Several new major skyscrapers have been built in downtown Calgary since the beginning of the 21st century.  The one that gets the most attention is The Bow tower as it was designed by Norman Foster and has a unique semi-circular shape that mirrors the "bow shape" in the Bow River as it passes through downtown.  However, Jamieson Place is the one that I like the most with its strong vertical lines that trust just  slightly above the top of the tower.  It has a 21st century Art Deco feel to me.  However, the Calgary architectural firm of Gibbs Gage who designed the building talk about Frank Lloyd Wright (the father of prairie architecture) as their inspiration. Inside is an amazing winter garden with a huge growing wall and hanging glass sculptures by Dale Chihuly. 

Recently Calgary's 100 year old Memorial Park was redesigned adding in fountains, more flower planting and a bistro restaurant to the existing 100 year old sandstone Carnegie Library building and the many war memorials.  It is home to one of Calgary's many Remembrance Day ceremonies.  

I take a lot of flack over the fact that I like this building a lot.  But then i am a sucker for colour and I am a kid at heart.  Yes, it looks like lego design, which is not surprising as children were consulted in the design.  I love the fact that the building shouts "children."

This is the roof of the Southern Alberta Institute of Technology parkade located in the centre of the campus. There is a full-size playing field on the roof connect to the recreation centre. The glass ramp is the  dramatic pedestrian entrance to the parkade from campus. 

This photo captures the new Wonderland sculpture by Jaume Plensa on the plaza of the Norman Foster Bow Tower.  In the background is the Suncor Centre (built in the '80s), which consists of two towers the tallest one was the tallest in Calgary until the Bow was constructed.  The Suncor Tower has an interesting slanted roof top and the two towers together make a reference in their design to the iconic prairie grain elevator.

This photo is taken from the Esker Art Gallery which is located on the eastern edge of the Centre City.  The downtown skyline can be seen in the background.  Like the SAIT campus buildings there is a lot of use of neon sticks in the ceilings of the gathering spaces.  Both were designed by the same Calgary architectural firm Kasian.  

Looking down at the cafeteria study area in SAIT's Trades & Technology space.  This building was also designed by the Calgary architectural firm KASIAN.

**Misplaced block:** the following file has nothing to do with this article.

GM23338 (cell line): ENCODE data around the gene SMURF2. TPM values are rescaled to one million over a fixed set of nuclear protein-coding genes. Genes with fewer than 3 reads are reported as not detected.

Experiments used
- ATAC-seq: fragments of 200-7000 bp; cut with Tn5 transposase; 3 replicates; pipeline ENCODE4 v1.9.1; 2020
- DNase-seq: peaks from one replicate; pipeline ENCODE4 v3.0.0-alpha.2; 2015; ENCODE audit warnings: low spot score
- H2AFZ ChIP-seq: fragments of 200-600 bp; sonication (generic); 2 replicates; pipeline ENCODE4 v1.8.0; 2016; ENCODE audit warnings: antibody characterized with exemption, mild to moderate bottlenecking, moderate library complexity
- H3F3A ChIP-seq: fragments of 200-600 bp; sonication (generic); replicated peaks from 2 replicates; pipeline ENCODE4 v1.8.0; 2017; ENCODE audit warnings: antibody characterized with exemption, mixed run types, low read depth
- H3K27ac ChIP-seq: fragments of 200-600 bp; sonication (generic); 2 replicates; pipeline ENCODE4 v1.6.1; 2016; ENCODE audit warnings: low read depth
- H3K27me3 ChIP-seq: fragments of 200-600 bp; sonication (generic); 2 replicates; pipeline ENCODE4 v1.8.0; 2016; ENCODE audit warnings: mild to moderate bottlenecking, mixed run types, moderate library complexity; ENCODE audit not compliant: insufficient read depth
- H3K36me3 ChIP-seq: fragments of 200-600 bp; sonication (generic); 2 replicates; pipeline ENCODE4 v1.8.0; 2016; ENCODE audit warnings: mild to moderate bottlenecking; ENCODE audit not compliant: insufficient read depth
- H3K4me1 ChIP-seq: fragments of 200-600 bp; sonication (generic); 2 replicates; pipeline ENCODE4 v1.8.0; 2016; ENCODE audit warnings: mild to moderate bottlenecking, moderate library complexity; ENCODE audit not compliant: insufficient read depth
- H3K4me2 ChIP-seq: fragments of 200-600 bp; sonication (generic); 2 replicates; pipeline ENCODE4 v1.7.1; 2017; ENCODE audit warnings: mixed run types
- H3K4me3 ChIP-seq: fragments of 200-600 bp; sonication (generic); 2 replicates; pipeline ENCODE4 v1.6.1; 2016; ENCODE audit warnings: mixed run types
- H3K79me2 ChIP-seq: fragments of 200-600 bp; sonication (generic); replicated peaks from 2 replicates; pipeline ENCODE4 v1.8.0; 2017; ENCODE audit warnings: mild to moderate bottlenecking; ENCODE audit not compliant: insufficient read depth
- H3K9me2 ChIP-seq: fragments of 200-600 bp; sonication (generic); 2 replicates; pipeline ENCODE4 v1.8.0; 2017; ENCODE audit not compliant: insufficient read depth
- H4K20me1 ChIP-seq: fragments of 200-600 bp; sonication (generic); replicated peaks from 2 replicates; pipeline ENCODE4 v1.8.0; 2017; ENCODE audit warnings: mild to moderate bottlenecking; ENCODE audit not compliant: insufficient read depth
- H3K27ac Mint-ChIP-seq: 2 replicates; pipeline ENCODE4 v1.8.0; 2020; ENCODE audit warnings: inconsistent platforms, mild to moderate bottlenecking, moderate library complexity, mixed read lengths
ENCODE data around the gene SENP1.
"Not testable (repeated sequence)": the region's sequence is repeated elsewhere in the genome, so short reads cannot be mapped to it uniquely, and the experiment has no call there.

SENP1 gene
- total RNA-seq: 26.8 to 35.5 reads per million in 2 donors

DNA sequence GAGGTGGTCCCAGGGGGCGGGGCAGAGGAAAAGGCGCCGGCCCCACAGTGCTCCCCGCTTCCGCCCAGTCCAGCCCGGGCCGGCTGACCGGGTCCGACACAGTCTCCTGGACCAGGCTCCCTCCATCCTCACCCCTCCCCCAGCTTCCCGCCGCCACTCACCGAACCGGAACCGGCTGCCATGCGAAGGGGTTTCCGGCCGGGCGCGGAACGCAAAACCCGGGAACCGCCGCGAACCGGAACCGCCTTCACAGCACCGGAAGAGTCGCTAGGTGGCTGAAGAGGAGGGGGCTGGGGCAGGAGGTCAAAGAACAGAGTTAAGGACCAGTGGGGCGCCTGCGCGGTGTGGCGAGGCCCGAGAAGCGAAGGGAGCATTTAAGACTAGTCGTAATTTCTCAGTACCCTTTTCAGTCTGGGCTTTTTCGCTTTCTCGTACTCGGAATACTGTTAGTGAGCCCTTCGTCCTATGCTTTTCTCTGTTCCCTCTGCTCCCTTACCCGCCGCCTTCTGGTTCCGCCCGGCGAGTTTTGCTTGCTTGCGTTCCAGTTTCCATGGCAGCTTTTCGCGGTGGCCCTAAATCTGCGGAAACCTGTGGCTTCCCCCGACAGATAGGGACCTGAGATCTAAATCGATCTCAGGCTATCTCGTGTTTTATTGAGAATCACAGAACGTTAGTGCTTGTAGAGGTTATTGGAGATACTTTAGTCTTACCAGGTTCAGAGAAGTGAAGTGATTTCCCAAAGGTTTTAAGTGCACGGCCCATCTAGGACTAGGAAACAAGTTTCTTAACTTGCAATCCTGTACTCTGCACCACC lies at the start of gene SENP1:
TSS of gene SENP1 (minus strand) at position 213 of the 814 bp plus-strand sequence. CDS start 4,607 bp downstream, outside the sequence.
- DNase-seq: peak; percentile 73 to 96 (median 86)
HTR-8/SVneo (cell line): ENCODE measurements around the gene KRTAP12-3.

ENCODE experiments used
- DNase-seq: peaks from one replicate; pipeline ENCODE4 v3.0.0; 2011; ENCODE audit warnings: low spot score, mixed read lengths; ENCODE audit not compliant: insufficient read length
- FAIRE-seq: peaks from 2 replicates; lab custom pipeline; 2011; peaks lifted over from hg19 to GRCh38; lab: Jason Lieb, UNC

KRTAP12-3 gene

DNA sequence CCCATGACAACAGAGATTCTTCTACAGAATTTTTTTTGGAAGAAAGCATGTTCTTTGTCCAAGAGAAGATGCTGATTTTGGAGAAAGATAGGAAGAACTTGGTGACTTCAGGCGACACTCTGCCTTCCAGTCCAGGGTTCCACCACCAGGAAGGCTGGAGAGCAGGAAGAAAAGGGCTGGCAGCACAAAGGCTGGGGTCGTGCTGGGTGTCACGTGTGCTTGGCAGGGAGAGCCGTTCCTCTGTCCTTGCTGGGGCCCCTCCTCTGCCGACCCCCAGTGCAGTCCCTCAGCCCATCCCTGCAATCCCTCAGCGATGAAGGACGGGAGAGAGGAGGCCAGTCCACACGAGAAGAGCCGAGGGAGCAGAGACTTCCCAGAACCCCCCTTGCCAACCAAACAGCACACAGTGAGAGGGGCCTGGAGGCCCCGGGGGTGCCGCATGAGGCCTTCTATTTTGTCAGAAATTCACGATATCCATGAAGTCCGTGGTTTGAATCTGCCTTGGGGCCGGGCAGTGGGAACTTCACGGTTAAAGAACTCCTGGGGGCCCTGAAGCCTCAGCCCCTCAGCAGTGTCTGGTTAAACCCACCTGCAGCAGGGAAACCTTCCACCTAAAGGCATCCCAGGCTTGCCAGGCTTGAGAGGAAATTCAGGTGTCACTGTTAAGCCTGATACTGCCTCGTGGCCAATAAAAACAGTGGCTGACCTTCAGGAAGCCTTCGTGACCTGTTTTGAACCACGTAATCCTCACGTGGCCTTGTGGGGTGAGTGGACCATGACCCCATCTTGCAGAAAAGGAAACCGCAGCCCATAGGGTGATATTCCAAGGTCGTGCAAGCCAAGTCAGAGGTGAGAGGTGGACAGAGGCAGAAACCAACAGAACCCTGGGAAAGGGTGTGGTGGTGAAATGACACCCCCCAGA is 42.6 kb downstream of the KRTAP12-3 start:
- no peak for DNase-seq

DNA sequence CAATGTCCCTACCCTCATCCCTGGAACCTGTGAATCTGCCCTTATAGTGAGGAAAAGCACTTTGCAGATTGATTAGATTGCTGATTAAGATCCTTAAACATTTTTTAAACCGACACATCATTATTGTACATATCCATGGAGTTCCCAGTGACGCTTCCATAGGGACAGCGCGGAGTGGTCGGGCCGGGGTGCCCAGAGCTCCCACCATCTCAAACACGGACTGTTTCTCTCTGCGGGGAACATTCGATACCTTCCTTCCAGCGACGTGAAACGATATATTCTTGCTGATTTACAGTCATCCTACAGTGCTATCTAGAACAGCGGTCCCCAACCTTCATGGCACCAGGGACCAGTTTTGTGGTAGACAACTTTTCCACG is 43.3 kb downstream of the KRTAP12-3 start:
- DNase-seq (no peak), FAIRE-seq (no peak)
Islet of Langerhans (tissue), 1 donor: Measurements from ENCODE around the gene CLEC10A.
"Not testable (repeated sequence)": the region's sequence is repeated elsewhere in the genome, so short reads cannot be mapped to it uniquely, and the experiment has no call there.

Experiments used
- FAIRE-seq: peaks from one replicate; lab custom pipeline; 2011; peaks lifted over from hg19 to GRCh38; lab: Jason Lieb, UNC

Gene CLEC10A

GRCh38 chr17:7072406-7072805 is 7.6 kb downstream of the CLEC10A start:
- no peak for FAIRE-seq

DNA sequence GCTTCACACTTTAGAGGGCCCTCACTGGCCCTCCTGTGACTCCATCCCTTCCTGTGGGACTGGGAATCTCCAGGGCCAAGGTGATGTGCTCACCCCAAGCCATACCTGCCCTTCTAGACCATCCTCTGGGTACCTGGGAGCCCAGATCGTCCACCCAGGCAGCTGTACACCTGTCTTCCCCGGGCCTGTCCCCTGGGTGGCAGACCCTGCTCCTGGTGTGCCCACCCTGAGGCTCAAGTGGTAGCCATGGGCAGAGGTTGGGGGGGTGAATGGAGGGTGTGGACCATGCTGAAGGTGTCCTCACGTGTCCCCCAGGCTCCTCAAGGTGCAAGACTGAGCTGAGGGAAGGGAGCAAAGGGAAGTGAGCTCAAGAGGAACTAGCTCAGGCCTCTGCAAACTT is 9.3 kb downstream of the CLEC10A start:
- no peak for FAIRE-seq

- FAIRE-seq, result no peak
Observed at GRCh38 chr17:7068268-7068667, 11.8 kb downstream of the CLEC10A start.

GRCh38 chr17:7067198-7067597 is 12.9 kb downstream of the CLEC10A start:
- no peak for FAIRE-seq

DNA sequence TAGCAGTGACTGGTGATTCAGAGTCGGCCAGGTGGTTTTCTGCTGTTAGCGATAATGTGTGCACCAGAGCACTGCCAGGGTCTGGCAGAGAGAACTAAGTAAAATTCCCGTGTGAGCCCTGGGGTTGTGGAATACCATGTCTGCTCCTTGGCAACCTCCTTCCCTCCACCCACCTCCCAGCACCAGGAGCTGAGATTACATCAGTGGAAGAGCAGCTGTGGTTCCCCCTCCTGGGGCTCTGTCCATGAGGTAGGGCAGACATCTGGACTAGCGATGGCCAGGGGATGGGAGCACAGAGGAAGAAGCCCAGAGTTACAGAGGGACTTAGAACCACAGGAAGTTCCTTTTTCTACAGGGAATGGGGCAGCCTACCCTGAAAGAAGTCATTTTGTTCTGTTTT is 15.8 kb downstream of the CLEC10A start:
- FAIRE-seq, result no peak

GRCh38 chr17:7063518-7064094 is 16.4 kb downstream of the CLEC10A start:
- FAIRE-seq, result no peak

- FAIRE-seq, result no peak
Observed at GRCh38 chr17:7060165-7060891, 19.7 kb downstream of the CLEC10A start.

This rendering of the Eight Avenue Place office complex illustrated perhaps the best new office building design that is more Calgary centric.  The two towers combine to create a Rocky Mountain ridge-like edge and the glass captures and reflect the luminous big blue Calgary sky.  The lead architects for the project were Pickard Chilton with Gibbs Gage as the local architects. 

This photo illustrates how the skin of the EAP towers capture the electric blue Calgary sky to create a shimmering effect that is analogous to the shimmering sunlight in the mountains with the snow.  The building colour and shape changes through-out the day as the different plans of the building capture the light differently; this is not captured in the rendering.

Calgary's new sense of design extends into residential developments also. The inner-city streets are being invaded by contemporary infills like this one.  One of the distinguishing features is multiple slanted roofs and strong lines both vertically and horizontally, that seem to reflect Calgary's sense of place which is a the transition from the flat prairies to the vertical thrust of the Rocky Mountains.  

Another example of the infills that are on every block of our inner city communities.  In this case a modern duplex has been built where there once was a small cottage bungalow.

This is Calgary's RiverwWalk not to be confused with San Antonio's River Walk.  It is a promenade that extends from Chinatown to Fort Calgary where it will link up with the Stampede Parks promenade.  On the west side it links to the Eau Claire Promenade all the way to Shaw Millennium Park. Downtown Calgary is the hub for an 800 km city-wide pathway system. On nice days winter and summer, thousands of Calgarians with stroll and ride the pathways. 

Another look at our RiverWalk which has several places to sit and contemplate the river's edge.  The Bow River is one of the best fly fishing rivers in the world.  Even in downtown Calgary, you can walk to the rivers edge and try your hand a fly fishing. 

This is Caglary's Peace Bridge designed by Santiago Calatrava, which has been very controversial for a variety of reasons from cost to procurement.  However, since completion it seems to have captured the public imagination and makes a bold statement along Calgary's Memorial Drive which has recently been redesigned as a more ceremonial street. 

Another view of the Peace Bridge and how it links to the pathway on the north side of the Bow River.  It is all part of the Downtown Bow River pedestrian experience.  A second iconic pedestrian bridge is currently under construction at the east end of the Downtown to create a circular urban walking path.  

The Core shopping centre's glass roof is 3 blocks long, creates a unique perspective of the surrounding office buildings.  It also creates a sunny shopping experience even in the middle of the winter.